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Theoretical Aspects of Kashaya Phonology and
  Morphology cover

Theoretical Aspects of Kashaya Phonology and Morphology

Eugene Buckley

This study discusses a wide range of phonological and morphological phenomena in Kashaya, a Pomoan language of northern California, and considers their implications for current theories of generative grammar. Issues raised in feature theory include the single-segment status of glottalized and aspirited sonorants, the consonantal nature of glides, the manipulation of laryngeal features, the loss of place features through dissimilation and coda interactions, and vowel harmony. Prosodic analysis supports the licensing. of segments by the mora, a limitedform of final consonant extraprosidicity, and the use of prespecified moraic structure to encode exceptionality. The complex stress system gives evidence that extrametricality is persistent (from early in the lexicon to the postlexical component), and cumulative (present simultaneously on a syllable and foot at the left edge of the stress domain). An overall organization of the lexicon into five levels is posited. Numerous morphological patterns are also discussed, including complex rules of allomorphy, as well as the nature of templates, reduplication, and compounding.

Eugene Buckley is assistant professor of linguistics at the University of Pennsylvania.

Contents

  • Preface
  • 1 Introduction
    • 1.1 Theoretical Assumptions
    • 1.2 Background and Previous Work
    • 1.3 Notation and Abbreviations

  • 2 Segmental Representations
    • 2.1 Segment Inventory
    • 2.2 Underlying Representations
      • 2.2.1 Feature Geometry
      • 2.2.2 Consonant Underspecification: Place Features
      • 2.2.3 Consonant Underspecification: Manner Features
      • 2.2.4 Vowel Underspecification
    • 2.3 Glottalized and Aspirated Sonorants
      • 2.3.1 General Considerations
      • 2.3.2 Phonological Evidence
    • 2.4 The Status of Glides

  • 3 Segmental Processes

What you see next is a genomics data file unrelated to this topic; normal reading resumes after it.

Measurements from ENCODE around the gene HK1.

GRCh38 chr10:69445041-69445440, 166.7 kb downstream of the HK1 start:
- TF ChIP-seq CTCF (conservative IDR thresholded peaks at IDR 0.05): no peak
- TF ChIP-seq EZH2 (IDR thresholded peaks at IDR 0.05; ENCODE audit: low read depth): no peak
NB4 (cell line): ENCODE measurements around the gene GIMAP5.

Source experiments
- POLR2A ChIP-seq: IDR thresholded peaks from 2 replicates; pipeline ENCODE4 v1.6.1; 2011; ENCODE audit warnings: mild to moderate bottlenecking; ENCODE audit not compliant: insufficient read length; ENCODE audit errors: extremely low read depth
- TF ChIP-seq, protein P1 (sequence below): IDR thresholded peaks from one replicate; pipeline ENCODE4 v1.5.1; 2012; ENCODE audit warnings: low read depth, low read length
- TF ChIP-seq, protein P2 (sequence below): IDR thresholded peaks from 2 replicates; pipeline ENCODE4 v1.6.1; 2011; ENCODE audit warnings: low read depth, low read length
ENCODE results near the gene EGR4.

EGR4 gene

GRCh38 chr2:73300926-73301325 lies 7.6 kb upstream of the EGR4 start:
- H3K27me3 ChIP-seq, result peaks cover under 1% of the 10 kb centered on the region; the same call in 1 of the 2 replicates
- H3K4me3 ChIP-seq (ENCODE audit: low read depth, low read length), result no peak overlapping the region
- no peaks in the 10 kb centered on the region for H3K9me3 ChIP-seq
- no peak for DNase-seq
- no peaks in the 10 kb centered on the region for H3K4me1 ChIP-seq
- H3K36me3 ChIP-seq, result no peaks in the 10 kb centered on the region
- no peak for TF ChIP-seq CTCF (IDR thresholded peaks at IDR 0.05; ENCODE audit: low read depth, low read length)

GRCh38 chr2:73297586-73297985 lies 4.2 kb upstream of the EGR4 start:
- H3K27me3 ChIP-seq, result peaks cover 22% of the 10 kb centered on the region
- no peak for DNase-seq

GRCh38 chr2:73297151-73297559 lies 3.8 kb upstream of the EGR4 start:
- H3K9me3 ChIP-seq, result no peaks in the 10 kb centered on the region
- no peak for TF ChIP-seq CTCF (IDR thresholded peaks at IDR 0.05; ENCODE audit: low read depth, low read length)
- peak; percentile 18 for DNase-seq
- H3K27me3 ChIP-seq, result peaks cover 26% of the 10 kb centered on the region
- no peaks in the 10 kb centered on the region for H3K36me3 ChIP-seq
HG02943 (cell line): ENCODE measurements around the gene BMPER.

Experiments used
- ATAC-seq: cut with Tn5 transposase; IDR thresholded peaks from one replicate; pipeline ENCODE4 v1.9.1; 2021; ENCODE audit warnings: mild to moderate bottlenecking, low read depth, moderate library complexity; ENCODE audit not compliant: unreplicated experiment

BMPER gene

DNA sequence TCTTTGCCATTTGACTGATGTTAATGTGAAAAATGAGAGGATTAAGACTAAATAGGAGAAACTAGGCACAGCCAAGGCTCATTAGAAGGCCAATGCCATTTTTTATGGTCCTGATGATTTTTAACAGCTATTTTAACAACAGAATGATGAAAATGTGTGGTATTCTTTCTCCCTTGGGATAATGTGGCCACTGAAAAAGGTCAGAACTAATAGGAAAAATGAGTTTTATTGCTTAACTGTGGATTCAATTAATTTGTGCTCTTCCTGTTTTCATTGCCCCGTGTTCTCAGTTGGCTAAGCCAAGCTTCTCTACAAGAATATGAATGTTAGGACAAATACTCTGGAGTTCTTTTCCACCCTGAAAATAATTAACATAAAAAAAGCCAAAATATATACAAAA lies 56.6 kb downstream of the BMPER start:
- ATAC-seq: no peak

• 3.1 Rules Targeting Laryngeal Features
      • 3.1.1 Glottal Merger
      • 3.1.2 Onset Simplification
      • 3.1.3 Desonorization
      • 3.1.4 Glottal Transfer
      • 3.1.5 Aspirate Dissimilation
      • 3.1.6 Cluster Deaspiration
      • 3.1.7 Coda Asperation
    • 3.2 Place Node Delinking
      • 3.2.1 Coronal Debuccalization
      • 3.2.2 Uvular Debuccalization
      • 3.2.3 Debuccalization of Word-Final Stops
    • 3.3 Vowel-Consonant Interactions
      • 3.3.1 The Epenthetic Vowel
      • 3.3.2 Uvular Assimilation
      • 3.3.3 [+back] Insertion
      • 3.3.4 [+round] Insertion
      • 3.3.5 Uvular Raising
      • 3.3.6 /e/Raising
    • 3.4 Vowel Harmony
      • 3.4.1 Translaryngeal Harmony
      • 3.4.2 Height Harmony
    • 3.5 Other Rules
      • 3.5.1 Sonorization
      • 3.5.2 Palatalization
      • 3.5.3 Gemination
    • 3.6 Summary

  • 4 Constraint-Triggered Rules
    • 4.1 Review of Rules
    • 4.2 Background
      • 4.2.1 Previous Approaches
      • 4.2.2 Assumptions
    • 4.3 Application to the Kashaya Data
      • 4.3.1 Place Delinking
      • 4.3.2 Laryngeal Delinking
      • 4.3.3 Sonorization
      • 4.3.3 Addition of Laryngeal Features
    • 4.4 Conclusion

  • 5 Metrical Phonology
    • 5.1 Basic Prosody
    • 5.2 Persistence
      • 5.2.1 Extrametricality of Initial Syllables
      • 5.2.2 Persistence to the Postlexical Component
      • 5.2.3 Theoretical Considerations
    • 5.3 The Special Status of Long Vowels
      • 5.3.1 Foot Flipping and Stess Shift
      • 5.3.2 Stress Shift Alone
    • 5.4 Summary
    • 5.5 Analysis
      • 5.5.1 Level Ordering
      • 5.5.2 Creation of an Anti-Iamb
      • 5.5.3 Stress Shift as Extrameticality
      • 5.5.4 Foot Flipping as a Rule
      • 5.5.5 Stress Shift, Literally?
    • 5.6 Cumulavity and Peripherality
    • 5.7 Further Issues
      • 5.7.1 Presuffixal Lengthening
      • 5.7.2 ‘Blocking’ of Syllable Extrametricality

  • 6 Mora and Syllable Structure
    • 6.1 Basic Prosodic Structure
      • 6.1.1 Morification
      • 6.1.2 Syllabification
      • 6.1.3 Exceptional Superheavy Syllables
  • 6.2 Close-Syllable Shortening
  • 6.3 Final-Consonant Extraprosodicity
    • 6.3.1 Epenthesis
    • 6.3.2 Distribution of Superheavy Syllables
    • 6.3.3 Shotening in Word-Final CVVC
    • 6.3.4 Sensitivity to Extraprosodicity
    • 6.3.5 Resyllabification
  • 6.4 Laryngeal Increments
    • 6.4.1 The Phenomenon
    • 6.4.2 Represebtations
    • 6.4.3 Resyllabification
  • 6.5 The Decrement
    • 6.5.1 Examples
    • 6.5.2 The Form of the Rule
    • 6.5.3 Blocking of the Decrement
  • 6.6 Elision
  • 6.7 Glide Deletion
  • 6.8 Morphological Shortening

  • 7 Organization of the Phonology and Morphology
    • 7.1 Traditional Position Classes
    • 7.2 An Analysis in Terms of Levels
      • 7.2.1 Prefixes
      • 7.2.2 The Inner Group Suffixes
      • 7.2.3 The Middle Group Suffixes
      • 7.2.4 The Outer Group Suffixes
    • 7.3 Level Ordering

  • 8 Morphological Details
    • 8.1 Template Morphology
    • 8.2 Infixation
    • 8.3 Reduplication
      • 8.3.1 CV Reduplication
      • 8.3.2 Stem Reduplication
    • 8.4 Aphesis
    • 8.5 Compounding
    • 8.6 The Kinship System

  • 9 Conclusions
  • Appendix
    List of Verb Suffixes
    References

    12/10/93

    ISBN (Paperback): 188152602X (9781881526025)
    ISBN (Cloth): 1881526038 (9781881526032)

    Subject: Linguistics; Kashaya Language--Phonology; Kashaya Language--Morphology

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